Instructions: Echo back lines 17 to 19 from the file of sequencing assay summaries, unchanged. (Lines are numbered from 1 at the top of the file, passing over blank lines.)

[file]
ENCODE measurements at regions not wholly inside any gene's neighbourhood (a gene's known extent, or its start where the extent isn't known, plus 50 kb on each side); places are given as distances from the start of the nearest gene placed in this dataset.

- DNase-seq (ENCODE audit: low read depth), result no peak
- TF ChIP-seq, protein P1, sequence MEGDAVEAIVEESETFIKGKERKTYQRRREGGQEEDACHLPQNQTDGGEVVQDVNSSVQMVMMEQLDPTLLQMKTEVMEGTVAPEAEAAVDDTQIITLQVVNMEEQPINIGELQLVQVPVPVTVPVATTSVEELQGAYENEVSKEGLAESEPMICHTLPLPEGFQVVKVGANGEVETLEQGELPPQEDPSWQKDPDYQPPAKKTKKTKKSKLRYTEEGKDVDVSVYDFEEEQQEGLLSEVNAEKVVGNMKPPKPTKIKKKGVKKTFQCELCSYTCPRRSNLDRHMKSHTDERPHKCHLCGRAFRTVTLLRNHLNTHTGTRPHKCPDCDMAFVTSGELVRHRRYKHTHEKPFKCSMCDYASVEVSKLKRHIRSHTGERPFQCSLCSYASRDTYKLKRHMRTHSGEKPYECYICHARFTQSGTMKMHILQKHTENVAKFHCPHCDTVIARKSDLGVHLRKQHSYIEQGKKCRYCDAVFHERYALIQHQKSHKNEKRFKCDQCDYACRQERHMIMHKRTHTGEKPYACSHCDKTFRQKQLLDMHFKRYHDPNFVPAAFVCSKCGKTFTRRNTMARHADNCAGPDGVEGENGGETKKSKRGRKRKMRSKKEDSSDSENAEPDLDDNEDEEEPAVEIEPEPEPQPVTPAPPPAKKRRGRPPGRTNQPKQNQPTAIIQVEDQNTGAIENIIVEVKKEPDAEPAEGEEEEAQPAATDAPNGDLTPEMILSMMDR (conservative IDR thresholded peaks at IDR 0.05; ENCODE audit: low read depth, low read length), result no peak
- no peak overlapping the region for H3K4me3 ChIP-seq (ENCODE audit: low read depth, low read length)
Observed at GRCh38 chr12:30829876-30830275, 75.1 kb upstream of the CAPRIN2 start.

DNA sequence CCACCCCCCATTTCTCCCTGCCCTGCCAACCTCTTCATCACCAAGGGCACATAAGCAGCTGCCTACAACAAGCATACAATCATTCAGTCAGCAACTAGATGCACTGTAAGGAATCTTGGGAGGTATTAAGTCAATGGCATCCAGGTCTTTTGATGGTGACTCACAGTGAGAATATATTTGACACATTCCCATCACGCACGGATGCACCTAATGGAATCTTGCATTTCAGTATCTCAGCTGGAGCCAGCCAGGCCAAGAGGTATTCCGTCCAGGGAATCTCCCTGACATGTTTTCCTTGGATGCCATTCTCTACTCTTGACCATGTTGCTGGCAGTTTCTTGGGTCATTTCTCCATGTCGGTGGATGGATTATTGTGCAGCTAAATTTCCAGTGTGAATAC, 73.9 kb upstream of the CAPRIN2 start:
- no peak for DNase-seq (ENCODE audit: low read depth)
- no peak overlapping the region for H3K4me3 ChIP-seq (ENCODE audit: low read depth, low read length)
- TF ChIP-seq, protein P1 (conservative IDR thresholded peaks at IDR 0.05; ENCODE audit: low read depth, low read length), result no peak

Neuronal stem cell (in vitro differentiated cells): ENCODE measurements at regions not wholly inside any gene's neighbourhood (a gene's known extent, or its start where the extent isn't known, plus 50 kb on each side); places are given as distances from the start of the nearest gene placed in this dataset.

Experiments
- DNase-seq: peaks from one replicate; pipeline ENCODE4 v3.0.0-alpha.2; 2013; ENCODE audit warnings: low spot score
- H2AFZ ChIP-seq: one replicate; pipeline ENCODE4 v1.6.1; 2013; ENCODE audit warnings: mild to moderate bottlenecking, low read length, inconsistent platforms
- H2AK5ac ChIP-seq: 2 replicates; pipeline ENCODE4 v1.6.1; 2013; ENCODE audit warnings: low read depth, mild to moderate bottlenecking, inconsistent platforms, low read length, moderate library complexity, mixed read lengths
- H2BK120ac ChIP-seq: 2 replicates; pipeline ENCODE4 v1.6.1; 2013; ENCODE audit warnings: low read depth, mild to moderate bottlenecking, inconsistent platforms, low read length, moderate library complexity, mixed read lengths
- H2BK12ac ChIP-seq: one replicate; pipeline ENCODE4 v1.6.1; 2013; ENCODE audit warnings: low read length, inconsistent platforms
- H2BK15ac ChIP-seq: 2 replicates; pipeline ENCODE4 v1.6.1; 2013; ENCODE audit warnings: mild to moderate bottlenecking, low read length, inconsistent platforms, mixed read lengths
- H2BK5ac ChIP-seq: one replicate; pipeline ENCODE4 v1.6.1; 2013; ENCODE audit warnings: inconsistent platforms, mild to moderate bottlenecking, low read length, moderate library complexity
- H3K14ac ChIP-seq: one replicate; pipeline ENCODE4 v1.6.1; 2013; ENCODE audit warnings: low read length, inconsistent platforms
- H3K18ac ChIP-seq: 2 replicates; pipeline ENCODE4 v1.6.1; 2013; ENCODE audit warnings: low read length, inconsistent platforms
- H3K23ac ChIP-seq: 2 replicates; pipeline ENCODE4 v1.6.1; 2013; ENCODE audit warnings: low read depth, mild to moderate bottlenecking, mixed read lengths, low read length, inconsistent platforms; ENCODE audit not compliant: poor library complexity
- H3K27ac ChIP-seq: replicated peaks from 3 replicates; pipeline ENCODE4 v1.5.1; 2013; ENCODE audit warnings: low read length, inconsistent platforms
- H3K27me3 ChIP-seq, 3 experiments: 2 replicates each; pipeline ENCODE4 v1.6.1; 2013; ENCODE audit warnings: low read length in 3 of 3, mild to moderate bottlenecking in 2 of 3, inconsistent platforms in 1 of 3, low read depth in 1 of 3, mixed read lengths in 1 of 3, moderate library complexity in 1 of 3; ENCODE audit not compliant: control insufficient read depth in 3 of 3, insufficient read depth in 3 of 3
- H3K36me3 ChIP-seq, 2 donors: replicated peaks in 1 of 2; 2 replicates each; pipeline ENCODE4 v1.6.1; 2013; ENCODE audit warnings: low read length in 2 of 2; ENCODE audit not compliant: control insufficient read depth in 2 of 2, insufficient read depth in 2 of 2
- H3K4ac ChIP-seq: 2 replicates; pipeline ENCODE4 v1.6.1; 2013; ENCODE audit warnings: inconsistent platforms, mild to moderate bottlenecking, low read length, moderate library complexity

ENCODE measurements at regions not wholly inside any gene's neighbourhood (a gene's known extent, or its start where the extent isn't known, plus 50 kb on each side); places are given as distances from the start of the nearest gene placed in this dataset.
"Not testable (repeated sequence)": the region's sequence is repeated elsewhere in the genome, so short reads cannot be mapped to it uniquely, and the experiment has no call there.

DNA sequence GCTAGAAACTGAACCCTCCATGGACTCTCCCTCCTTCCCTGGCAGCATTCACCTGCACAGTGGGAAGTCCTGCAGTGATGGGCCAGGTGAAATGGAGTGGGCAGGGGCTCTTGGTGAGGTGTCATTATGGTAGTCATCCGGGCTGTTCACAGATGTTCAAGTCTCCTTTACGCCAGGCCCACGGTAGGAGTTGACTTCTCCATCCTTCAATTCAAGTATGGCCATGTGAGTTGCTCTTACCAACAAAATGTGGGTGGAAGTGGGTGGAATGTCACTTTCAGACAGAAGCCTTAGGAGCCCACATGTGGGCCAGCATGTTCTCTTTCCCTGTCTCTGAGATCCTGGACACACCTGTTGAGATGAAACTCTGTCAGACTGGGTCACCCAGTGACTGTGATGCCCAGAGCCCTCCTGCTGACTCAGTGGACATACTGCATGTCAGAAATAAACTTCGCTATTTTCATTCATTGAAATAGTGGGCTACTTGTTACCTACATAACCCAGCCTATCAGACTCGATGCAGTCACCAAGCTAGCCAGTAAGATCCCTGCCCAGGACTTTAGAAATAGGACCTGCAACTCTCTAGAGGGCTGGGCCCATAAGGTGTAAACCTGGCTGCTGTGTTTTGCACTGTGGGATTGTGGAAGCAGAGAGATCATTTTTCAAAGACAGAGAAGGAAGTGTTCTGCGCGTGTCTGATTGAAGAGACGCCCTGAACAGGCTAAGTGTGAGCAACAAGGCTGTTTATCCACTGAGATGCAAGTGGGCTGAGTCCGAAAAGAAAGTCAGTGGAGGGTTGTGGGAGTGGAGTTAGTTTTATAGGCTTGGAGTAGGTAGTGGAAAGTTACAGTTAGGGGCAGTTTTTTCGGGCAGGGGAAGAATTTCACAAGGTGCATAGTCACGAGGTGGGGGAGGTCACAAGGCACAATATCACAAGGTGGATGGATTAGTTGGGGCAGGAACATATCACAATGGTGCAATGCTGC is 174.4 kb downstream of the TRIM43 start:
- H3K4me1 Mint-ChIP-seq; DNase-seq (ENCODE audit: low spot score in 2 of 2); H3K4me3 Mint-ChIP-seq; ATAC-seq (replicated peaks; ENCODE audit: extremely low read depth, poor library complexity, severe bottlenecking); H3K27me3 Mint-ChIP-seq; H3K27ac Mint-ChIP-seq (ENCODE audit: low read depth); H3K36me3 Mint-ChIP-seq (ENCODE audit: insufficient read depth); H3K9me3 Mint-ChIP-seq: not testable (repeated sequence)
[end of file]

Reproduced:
- H2BK15ac ChIP-seq: 2 replicates; pipeline ENCODE4 v1.6.1; 2013; ENCODE audit warnings: mild to moderate bottlenecking, low read length, inconsistent platforms, mixed read lengths
- H2BK5ac ChIP-seq: one replicate; pipeline ENCODE4 v1.6.1; 2013; ENCODE audit warnings: inconsistent platforms, mild to moderate bottlenecking, low read length, moderate library complexity
- H3K14ac ChIP-seq: one replicate; pipeline ENCODE4 v1.6.1; 2013; ENCODE audit warnings: low read length, inconsistent platforms